ATLANTA >> Alabama has set the bar high for the rest of the Southeastern Conference.
Heading into another appearance in the SEC championship game, there's no indication that anyone is close to knocking off Nick Saban's behemoth from Tuscaloosa.
Certainly not Florida, which will face the No. 2 Crimson Tide on Saturday.
Despite a resurgent season under new coach Jim McElwain, the offensively challenged Gators are a massive 18-point underdog against Alabama (11-1, No. 2 CFP), which is one victory away from a second straight trip to the College Football Playoff.
"Not real excited about playing these creatures," McElwain joked Friday.
In his ninth season as the Tide's coach, Saban has already won three national titles. Discounting a rebuilding season when he took over a then-floundering program in 2007, his teams have posted an astonishing record (95-12), earned a spot in five SEC championship games, and been a serious player in every national race except one (in 2010, when the Tide "slumped" to 10-3).
Not that there seems to be any joy in the ride.
Saban was in an especially grumpy mood Friday, barely cracking a smile as he coldly, methodically discussed what it takes to stay on top, year after year after year.
"It's not easy at all," he said. "You have to have the right psychological disposition to be able to sustain all those ups and downs and look at every one of those challenges as a test, not a sign of what's going to happen. It's a test of how you respond to it, how you react to it, and how you try to take advantage of it, good or bad. That's the only way you have a chance."
Does No. 18 Florida (10-2, No. 18 CFP) have any chance?
The Gators' offensive woes were especially glaring as they struggled to beat Florida Atlantic in overtime and lost 27-2 at home to Florida State, with only a safety preventing Florida's first shutout loss since 1988.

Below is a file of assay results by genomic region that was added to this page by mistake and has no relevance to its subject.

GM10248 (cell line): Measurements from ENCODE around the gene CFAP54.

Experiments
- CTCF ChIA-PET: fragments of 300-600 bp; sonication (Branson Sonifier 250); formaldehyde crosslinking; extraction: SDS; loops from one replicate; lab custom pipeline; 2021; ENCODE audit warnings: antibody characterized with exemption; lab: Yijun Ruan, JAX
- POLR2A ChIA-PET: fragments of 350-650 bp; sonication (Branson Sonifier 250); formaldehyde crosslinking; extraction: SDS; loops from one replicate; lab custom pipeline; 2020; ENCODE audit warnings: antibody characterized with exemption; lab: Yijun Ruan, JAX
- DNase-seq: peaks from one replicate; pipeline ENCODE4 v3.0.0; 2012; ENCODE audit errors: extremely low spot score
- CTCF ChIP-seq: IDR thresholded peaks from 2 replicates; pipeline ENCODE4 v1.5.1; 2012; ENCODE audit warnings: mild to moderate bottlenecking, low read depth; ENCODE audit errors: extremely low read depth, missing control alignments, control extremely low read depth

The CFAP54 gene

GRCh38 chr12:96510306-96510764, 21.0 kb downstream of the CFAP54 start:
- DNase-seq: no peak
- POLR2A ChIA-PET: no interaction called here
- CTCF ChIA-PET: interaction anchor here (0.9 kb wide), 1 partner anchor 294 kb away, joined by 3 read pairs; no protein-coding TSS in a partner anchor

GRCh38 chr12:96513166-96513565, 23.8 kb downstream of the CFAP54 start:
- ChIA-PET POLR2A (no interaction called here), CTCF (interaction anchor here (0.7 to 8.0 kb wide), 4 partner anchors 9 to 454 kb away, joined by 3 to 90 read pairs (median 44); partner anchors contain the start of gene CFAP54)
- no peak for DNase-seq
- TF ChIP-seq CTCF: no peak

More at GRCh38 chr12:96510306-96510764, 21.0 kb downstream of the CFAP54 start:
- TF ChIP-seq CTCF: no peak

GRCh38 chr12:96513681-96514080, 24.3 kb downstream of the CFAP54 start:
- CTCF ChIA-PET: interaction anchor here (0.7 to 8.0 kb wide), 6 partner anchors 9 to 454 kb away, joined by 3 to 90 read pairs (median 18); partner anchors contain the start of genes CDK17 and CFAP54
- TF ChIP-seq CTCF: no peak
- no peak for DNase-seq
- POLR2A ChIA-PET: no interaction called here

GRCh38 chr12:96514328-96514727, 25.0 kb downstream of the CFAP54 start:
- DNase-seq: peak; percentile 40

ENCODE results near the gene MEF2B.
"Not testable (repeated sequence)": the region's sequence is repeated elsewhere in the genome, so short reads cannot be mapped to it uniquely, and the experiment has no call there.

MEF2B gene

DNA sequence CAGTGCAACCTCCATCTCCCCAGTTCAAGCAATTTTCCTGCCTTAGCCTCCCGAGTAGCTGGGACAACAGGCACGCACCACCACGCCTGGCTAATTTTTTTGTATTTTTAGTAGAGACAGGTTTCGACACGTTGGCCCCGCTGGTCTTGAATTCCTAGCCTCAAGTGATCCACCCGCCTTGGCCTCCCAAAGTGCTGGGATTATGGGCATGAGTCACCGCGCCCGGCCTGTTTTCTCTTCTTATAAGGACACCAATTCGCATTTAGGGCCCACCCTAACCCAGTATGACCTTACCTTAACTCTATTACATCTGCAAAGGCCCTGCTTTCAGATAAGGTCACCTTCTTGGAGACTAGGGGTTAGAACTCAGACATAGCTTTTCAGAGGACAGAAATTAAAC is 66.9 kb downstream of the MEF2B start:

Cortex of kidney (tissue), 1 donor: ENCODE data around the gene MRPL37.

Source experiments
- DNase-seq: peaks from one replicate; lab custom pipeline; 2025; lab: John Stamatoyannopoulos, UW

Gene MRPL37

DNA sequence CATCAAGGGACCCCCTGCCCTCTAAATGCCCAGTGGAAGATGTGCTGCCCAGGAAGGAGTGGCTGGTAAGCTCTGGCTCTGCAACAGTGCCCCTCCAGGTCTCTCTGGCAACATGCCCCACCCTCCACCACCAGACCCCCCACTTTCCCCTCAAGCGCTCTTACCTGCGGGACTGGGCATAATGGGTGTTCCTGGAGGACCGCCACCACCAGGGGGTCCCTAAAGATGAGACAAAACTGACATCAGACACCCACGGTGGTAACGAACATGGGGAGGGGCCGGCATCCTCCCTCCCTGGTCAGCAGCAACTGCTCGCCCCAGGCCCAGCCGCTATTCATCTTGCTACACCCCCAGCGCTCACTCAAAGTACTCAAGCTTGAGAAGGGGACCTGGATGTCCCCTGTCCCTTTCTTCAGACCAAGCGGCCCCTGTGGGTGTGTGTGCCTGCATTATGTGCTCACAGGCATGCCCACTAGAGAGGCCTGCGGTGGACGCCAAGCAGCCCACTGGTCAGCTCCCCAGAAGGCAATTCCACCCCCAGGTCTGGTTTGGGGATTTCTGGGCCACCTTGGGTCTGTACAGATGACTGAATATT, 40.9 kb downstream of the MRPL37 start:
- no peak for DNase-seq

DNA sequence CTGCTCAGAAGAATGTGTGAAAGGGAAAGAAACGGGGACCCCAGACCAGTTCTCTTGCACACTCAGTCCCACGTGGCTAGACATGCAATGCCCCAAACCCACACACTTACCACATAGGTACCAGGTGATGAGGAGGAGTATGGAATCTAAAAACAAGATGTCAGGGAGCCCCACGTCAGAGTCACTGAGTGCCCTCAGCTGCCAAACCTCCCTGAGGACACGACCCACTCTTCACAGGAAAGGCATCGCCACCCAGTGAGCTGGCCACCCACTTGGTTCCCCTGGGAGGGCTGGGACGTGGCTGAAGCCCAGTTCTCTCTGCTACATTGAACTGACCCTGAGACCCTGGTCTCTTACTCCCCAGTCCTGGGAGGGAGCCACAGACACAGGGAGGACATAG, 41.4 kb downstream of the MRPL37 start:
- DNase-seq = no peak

But McElwain isn't about to shy away from the challenge of going against his former boss, having at least restored some of Florida's former glory after the Will Muschamp era.
The Gators are playing in the SEC championship game for the first time since 2009.
"It's been so much fun seeing the development of the program, of our players, of the people around the program," said McElwain, who spent four years as Saban's offensive coordinator. "When you sit back and reflect a little bit, we've come a long ways. But how far we're going to go is probably the most exciting part of it."
Alabama is already there, though Saban has gone to great lengths to make sure no one is looking ahead to the playoff. He called this game "a set up," insisting that Florida is the best team the Tide has faced all season.
"We know if we don't win this game, we can't do anything else further in the season," tight end O.J. Howard said, taking his coach at his word. "We've got to take it one step at a time, so we're just focused on this game."
Here's some things to watch for when Alabama takes on Florida for the SEC title:
HEISMAN HYPE: Alabama running back Derrick Henry is a leading Heisman candidate and will likely lock up college football's top individual award with another strong performance. It won't be easy, going against a Florida defense that ranks seventh in the nation against the run.
GETTING DEFENSIVE: The Crimson Tide wins with a ground-and-pound philosophy, relying on Henry to carry the running game and a fearsome defense to handle the rest. Alabama has surrendered a nation-leading 78.9 yards per game on the ground. Florida is nearly as stout on the defensive side, ranking in the top 10 nationally in all four major categories. Points will be at a premium Saturday.
KICKING WOES: Neither team wants this game to come down to the kicking game. Alabama's Adam Griffith has missed seven field-goal attempts, two of them inside 30 yards. He looks downright reliable compared to Florida's Austin Hardin, who has made just 5 of 13 tries and botched three extra points.
ROBINSON RETURNS: Florida's leading receiver will play against Alabama after being reinstated to the team by a vote of the seniors. Demarcus Robinson was suspended for the Florida State game after violating a team rule, but he'll get a second chance. McElwain called it "a family decision" and said "it will be fun to see him come out here and play."
NO INSIDE KNOWLEDGE: McElwain, offensive coordinator Doug Nussmeier and defensive line coach Chris Rumph are all former assistants on Saban's staff at Alabama. But the Florida coach shrugged off any inside knowledge of the way the Crimson Tide does things. "There really aren't any secrets," McElwain said, pointing to hard work, discipline and motivation as Saban's main attributes.